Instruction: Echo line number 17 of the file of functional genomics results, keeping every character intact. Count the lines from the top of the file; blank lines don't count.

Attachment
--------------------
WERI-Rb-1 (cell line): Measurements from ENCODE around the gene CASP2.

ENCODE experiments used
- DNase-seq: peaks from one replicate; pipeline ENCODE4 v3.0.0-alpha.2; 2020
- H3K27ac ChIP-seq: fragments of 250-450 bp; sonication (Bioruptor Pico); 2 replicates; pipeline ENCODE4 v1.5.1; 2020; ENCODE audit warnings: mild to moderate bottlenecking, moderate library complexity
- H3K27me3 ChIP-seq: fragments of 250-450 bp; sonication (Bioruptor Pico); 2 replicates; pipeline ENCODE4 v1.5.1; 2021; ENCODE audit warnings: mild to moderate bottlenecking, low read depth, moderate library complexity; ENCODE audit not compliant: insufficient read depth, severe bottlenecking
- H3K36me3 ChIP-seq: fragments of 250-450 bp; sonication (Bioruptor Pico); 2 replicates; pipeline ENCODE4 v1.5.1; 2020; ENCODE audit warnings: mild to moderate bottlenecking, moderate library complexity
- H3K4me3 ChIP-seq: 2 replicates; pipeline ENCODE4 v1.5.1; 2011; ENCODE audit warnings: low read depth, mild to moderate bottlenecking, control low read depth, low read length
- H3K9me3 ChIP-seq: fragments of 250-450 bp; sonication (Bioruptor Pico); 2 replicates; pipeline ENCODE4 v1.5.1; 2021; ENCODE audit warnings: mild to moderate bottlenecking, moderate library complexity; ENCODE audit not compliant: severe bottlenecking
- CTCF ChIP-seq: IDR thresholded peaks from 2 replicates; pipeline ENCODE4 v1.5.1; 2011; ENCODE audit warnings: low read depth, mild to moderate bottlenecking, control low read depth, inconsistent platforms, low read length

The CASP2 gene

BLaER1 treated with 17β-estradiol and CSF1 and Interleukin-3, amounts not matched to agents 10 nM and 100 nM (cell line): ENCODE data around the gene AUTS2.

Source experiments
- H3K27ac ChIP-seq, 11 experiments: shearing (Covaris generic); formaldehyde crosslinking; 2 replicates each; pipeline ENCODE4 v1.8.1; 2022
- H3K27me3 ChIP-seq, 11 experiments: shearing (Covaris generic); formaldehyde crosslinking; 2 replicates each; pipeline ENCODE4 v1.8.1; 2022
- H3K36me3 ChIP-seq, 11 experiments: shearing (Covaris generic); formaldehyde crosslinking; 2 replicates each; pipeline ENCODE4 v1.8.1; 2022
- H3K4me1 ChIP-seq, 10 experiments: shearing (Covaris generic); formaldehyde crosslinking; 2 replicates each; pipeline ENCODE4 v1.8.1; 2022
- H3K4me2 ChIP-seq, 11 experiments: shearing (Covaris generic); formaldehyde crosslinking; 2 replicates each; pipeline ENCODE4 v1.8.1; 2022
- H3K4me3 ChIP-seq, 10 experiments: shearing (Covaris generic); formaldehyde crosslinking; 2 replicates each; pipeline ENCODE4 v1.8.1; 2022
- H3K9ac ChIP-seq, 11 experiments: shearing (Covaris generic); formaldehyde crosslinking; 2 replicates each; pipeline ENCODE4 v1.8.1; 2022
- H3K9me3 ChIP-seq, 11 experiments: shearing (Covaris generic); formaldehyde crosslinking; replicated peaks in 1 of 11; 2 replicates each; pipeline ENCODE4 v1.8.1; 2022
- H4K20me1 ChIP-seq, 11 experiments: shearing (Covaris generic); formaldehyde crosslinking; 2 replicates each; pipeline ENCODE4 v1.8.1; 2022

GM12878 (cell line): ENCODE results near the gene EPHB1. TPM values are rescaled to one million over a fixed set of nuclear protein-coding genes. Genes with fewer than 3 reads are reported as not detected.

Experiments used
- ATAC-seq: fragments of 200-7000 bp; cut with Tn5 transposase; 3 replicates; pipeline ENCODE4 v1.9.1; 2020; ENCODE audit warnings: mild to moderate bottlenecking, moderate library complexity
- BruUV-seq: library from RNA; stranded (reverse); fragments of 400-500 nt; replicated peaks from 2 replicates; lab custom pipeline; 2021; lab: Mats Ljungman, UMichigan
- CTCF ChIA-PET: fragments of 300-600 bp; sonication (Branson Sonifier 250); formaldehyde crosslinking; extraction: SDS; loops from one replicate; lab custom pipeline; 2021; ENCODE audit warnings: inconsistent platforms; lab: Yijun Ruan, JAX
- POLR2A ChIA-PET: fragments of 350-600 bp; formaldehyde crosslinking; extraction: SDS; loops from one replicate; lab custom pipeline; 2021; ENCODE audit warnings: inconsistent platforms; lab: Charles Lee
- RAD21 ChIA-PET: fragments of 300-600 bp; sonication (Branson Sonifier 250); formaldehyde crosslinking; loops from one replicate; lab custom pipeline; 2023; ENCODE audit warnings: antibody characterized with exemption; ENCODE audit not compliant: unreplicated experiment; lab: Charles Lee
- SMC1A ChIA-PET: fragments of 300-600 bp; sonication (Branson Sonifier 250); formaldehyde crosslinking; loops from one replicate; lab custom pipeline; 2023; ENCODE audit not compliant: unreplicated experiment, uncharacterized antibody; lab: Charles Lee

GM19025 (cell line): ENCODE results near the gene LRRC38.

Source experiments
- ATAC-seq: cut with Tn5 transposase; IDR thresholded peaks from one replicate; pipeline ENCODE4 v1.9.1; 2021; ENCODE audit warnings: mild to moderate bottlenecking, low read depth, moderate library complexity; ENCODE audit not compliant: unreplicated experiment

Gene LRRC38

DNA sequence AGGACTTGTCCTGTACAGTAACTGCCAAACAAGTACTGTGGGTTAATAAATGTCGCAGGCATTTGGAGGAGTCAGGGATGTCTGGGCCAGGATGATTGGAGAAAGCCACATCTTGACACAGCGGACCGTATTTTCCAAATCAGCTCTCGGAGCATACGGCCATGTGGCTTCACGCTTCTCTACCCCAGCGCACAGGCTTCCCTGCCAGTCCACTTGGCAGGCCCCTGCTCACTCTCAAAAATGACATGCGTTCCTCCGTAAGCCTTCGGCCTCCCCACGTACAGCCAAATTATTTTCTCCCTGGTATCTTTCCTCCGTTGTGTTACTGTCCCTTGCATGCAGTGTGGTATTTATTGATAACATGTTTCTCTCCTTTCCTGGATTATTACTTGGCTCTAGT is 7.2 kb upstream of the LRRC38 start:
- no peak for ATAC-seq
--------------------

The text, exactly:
- H3K4me2 ChIP-seq, 11 experiments: shearing (Covaris generic); formaldehyde crosslinking; 2 replicates each; pipeline ENCODE4 v1.8.1; 2022